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So You Think NU Can Dance, Week 3: A Star Emerges From The Loins Of An NBA Ref

A weekly feature in which author Benoit Denizet-Lewis follows the fortunes of the only BCS school to have sucked so consistently and spectacularly that it has never made the NCAA tournament, Northwestern. Current record: 12-4. Tournament prospects: Still goodish? Maybe?

Last week: @Michigan, W, 68-62; Wisconsin, L, 60-50
Upcoming: Purdue, @Ohio State


If this week's installment feels at all rushed, or phoned in, or as brief and unsatisfying as a Lane Kiffin coaching tenure, then I beg your forgiveness. When I inexplicably agreed to write this little column for not nearly enough money, I forgot that I don't write well on airplanes, and that's where I'm spending much of this week on tour for my new book. (One could argue that I don't write well on land, either, but you didn't hear that from me.)

Before I get to what you're all waiting for (your weekly injection of Northwestern hoops!!!!!), let me address a criticism from some of you about last week's column. In said column, I spent some time crying about NU's second straight overtime loss in a bowl game and lamenting the fact that Northwestern football gets about as much respect as, well, Northwestern basketball. I also mentioned — and here is where the trouble began — that Northwestern has won more Big Ten football championships since 1995 than Penn State, Wisconsin, and Iowa, yet year after year the school gets picked to finish in the bottom fourth of the conference. (And, virtually every year, NU exceeds expectation and "shocks" the Hawkeyes. NU has won three straight in Iowa City. When do our wins stop being "shocking" and start being expected?)

This upset some of you greatly. In your comments, and in your occasionally clever emails, you argued that I was a "statistical cherry picker" and a "Northwestern retard." One of you went so far as to say that I should "keep fucking that chicken." (I tried very hard to not picture myself fucking a chicken, but it's kind of like someone saying, "Dude, whatever you do, don't picture yourself in a sweaty threesome with Charlie Weis and Mark Mangino.")


So, was I cherry picking the data to make my point? Of course I was! But what the hell else are sports statistics for? I could have decided to look at the last 10 years, or 20 years, but 15 years best made my point, which is that Northwestern is actually pretty good at football. Besides, can't you throw a lowly Northwestern fan a bone? Historically, there haven't been a lot of ways to massage the stats to make the Cats come out looking good. I find one, and you're giving me shit?! (Just be thankful I got the math right. I never quite nailed down the multiplication table. I am to numbers what Lou Holtz is to cogent thought.)

But back to the hardwood. The week started on an uplifting note, as the Wildcats traveled to Ann Arbor and came back from 17 down to beat Michigan. Things weren't looking good early, but NU freshman guard Drew Crawford (son of NBA referee Danny Crawford, who was in attendance) spent some quality time in the zone, scoring 11 straight points to pull the Cats to within striking distance at the half. The boys picked up the defensive intensity in the second half and kept feeding Crawford, who finished with 25 points.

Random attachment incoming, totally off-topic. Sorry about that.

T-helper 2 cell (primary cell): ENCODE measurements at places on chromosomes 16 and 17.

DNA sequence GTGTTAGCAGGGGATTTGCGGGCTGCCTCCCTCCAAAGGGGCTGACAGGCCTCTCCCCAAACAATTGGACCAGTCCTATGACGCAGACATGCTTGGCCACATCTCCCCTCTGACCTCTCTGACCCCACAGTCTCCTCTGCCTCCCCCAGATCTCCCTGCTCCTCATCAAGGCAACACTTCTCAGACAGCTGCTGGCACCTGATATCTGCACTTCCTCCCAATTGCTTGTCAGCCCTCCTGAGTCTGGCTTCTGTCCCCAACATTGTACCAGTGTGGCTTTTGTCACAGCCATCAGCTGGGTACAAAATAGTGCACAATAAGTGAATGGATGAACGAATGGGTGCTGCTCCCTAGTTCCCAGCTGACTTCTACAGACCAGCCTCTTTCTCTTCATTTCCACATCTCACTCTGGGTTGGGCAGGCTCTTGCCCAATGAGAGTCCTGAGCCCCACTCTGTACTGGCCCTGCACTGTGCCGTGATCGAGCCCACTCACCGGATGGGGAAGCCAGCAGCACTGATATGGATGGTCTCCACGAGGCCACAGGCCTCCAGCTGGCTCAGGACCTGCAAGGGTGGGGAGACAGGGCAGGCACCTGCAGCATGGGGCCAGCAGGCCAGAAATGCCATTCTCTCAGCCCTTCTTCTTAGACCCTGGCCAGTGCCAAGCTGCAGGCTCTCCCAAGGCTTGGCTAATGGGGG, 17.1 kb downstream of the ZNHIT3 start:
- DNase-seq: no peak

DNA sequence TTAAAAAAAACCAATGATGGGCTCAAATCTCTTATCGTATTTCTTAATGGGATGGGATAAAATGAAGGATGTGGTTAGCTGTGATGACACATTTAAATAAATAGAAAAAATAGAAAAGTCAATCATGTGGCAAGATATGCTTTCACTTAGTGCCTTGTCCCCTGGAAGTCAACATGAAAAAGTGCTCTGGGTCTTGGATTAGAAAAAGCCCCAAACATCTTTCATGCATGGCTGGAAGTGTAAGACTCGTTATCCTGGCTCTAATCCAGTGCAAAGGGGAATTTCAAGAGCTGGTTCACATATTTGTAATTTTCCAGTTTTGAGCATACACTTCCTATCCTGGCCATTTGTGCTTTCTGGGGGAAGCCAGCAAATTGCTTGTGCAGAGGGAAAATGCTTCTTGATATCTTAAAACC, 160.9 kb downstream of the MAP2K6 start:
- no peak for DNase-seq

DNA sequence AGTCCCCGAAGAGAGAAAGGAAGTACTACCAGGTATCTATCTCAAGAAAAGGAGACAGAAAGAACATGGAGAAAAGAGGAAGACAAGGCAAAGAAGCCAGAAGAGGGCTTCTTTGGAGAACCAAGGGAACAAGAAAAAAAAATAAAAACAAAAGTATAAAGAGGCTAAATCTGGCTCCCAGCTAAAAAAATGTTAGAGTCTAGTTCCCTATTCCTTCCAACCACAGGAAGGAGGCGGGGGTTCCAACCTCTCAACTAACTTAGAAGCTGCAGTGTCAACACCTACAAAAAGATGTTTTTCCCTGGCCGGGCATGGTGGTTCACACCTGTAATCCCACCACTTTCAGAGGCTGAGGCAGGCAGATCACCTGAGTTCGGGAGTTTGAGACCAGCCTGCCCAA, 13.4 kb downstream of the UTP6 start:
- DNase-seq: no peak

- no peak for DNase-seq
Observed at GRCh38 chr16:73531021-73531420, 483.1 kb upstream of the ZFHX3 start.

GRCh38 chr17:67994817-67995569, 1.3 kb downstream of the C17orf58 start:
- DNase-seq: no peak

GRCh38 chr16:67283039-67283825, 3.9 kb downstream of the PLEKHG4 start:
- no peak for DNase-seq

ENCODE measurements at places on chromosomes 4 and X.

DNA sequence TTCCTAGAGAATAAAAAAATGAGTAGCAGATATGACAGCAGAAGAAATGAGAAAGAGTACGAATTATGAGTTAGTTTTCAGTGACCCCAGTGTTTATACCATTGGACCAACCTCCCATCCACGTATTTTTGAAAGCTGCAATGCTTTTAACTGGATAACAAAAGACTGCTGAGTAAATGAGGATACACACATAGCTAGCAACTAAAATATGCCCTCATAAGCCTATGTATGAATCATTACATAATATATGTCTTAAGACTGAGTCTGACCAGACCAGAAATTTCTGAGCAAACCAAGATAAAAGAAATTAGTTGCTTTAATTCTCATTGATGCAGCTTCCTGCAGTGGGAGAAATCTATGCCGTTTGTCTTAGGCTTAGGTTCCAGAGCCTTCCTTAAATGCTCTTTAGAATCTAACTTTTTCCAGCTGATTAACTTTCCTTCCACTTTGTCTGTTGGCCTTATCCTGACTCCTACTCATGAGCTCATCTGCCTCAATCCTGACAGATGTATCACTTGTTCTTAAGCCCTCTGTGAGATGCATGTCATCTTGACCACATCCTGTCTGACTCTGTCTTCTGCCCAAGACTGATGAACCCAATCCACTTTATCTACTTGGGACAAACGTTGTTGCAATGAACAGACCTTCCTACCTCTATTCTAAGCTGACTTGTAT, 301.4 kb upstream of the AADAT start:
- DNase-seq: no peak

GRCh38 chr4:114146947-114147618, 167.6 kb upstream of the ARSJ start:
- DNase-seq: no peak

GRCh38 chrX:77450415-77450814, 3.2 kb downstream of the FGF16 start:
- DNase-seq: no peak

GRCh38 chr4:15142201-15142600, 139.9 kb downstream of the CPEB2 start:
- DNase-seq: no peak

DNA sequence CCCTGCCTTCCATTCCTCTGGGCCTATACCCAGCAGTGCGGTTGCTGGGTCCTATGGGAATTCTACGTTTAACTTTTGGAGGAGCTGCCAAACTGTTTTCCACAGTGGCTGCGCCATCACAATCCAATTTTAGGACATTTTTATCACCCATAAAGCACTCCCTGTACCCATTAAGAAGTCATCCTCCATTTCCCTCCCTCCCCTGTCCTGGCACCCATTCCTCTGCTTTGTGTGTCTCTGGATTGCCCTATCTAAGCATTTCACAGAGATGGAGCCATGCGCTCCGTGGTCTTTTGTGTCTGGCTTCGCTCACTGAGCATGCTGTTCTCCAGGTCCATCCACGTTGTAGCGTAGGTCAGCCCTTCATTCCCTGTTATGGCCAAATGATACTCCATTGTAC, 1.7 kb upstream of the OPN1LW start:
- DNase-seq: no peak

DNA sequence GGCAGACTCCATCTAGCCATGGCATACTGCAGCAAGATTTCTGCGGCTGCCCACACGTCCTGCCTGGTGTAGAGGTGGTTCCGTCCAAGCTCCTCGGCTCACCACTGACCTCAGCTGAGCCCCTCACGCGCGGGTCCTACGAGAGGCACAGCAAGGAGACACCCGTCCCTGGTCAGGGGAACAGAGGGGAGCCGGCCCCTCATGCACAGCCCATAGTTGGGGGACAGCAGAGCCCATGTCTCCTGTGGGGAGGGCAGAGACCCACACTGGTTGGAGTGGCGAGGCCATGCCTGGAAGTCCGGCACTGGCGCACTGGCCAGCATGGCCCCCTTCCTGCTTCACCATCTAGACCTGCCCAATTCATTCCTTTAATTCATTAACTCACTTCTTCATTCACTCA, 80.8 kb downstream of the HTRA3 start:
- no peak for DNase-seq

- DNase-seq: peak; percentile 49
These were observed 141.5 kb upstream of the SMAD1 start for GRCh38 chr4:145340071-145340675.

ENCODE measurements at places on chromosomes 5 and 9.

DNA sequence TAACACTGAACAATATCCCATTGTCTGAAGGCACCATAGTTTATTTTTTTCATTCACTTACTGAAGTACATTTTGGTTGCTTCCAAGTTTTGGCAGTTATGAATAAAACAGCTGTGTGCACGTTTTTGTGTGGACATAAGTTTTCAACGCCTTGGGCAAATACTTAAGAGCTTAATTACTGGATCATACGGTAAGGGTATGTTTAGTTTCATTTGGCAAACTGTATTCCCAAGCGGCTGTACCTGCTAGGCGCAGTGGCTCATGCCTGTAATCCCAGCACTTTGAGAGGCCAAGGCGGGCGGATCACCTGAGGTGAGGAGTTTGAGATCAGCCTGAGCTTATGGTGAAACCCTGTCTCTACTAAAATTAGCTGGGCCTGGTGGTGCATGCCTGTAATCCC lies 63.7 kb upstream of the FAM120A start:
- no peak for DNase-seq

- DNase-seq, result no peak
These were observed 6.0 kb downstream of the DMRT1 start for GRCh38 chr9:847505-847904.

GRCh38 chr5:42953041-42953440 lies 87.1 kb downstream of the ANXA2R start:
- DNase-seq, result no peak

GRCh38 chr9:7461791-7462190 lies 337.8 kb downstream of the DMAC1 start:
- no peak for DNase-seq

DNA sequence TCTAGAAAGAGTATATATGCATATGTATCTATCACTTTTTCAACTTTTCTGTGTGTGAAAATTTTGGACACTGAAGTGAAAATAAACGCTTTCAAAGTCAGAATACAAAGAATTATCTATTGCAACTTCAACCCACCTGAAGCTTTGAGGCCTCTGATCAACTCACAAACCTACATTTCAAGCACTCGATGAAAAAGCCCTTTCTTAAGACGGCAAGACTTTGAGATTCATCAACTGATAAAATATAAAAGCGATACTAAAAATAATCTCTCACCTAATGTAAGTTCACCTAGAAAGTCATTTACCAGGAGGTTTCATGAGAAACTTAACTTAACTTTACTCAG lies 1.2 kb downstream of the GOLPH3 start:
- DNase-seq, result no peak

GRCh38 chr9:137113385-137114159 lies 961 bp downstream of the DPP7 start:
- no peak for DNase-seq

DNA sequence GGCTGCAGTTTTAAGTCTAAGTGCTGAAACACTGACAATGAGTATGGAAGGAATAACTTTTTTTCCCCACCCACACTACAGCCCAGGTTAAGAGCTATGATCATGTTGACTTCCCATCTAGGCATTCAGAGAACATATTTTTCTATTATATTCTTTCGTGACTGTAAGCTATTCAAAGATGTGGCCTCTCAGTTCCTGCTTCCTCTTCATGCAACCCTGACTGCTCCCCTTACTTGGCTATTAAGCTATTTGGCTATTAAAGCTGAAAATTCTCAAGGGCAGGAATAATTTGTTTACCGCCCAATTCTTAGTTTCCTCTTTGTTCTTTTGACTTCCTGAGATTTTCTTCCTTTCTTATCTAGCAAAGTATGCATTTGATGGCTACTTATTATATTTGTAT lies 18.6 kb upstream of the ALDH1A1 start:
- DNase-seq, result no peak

Crawford is the kind of freshman you don't see very often at Northwestern. That is to say, he actually looks like a college basketball player. He is muscular, rangy, and can jump really high. "[NU] has never had athletes like Crawford," Michigan coach John Beilein said after the game. Wake Forest wanted Crawford, but like a number of talented prospects in the past couple of years, he gave Northwestern a serious look.

The man to thank for that is not Bill Carmody. Carmody is one of the best X's and O's coaches in the game, but a brilliant recruiter he is not. No, the man behind Northwestern's recruiting awakening is 29-year-old assistant coach and NU alum Tavaras Hardy, who also landed super sophomore John Shurna. When I reached Hardy by phone recently, I asked him how he went about selling Northwestern basketball.


"Northwestern is actually a great product to sell in many ways, because we're in the Big Ten, we have great academics, and we're right next to a great city, Chicago," Hardy told me. "But we don't have a tradition of winning championships, and our facilities aren't as good as many other Big Ten schools. So we're trying to get kids to look beyond that. We're saying to them, ‘Come here, get an incredible education, play early, and be part of history — be part of something special.' But it takes a special kind of young man to buy into that, and we have to work that much harder and be that much smarter about recruiting."

His hard work has paid off, as the Wildcats are now in the mix for a handful of top 150 players. And they sure could have used one or two of them on Wednesday at home against Wisconsin. Northwestern was up two with 5:28 left to play, but the Badgers went on a late run to pull away and win 60-50, handing the Cats their fourth loss of the season.


But things are still looking up. (And I'm still not on crack.) A win at home tomorrow against Purdue would be nice. And even if that doesn't happen, I'll be back here next week, fighting the good fight, spreading the gospel of Northwestern basketball in a world that seems significantly more interested in watching Jersey Shore. Stay classy, everyone.

Benoit Denizet-Lewis is a writer with The New York Times Magazine. His latest book is American Voyeur: Dispatches from the Far Reaches of Modern Life. He can be reached at or on Twitter.


Photo via ChicagoNow

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